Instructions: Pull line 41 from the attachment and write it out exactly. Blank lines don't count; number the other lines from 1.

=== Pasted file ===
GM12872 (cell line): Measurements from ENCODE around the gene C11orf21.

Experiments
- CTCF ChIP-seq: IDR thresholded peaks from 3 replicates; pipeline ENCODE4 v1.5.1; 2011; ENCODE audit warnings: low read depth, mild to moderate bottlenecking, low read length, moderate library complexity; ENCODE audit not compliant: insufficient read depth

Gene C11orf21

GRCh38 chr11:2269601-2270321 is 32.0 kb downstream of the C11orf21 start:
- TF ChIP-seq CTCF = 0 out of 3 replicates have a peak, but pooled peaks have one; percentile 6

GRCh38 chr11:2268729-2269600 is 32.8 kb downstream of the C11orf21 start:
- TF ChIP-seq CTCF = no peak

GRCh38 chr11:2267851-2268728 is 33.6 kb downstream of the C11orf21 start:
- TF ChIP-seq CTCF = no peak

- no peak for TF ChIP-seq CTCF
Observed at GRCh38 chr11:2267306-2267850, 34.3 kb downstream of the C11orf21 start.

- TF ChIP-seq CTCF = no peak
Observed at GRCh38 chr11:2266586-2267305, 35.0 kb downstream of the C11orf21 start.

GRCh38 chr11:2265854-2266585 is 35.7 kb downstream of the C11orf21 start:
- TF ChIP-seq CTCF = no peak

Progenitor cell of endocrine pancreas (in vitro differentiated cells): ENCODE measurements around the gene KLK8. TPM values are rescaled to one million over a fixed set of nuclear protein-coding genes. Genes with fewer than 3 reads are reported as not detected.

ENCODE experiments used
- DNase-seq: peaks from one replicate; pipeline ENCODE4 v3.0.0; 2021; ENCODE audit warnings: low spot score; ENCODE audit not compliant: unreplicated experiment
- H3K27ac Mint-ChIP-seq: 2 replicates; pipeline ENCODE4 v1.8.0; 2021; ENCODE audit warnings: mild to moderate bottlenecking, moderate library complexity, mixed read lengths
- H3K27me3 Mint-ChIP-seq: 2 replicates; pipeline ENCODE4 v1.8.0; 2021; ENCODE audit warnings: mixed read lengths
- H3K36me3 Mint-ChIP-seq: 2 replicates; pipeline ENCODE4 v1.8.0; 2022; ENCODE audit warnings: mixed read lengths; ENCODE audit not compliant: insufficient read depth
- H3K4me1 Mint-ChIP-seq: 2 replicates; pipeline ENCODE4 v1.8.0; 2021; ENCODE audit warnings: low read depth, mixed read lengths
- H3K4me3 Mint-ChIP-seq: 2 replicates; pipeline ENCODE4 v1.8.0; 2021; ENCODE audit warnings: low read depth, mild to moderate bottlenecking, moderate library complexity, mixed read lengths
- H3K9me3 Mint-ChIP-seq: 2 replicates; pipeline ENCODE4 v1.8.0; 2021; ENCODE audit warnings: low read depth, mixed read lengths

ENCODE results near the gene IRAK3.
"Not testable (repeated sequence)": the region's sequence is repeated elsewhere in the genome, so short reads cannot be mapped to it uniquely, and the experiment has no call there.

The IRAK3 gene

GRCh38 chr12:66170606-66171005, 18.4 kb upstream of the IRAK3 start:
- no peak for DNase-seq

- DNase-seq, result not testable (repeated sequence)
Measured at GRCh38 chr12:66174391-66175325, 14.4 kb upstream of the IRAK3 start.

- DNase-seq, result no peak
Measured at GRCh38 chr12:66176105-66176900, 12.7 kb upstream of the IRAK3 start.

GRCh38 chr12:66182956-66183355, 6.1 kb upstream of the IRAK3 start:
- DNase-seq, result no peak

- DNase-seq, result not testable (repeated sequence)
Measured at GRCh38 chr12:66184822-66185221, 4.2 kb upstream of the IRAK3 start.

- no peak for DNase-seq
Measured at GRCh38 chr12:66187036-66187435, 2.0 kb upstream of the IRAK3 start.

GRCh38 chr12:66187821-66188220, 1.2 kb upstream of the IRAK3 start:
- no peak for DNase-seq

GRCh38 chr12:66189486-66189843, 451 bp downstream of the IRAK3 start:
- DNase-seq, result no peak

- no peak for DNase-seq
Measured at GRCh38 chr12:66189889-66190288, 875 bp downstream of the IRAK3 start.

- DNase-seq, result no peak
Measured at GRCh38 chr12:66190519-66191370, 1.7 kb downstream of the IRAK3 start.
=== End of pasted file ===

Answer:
GRCh38 chr12:66187821-66188220, 1.2 kb upstream of the IRAK3 start: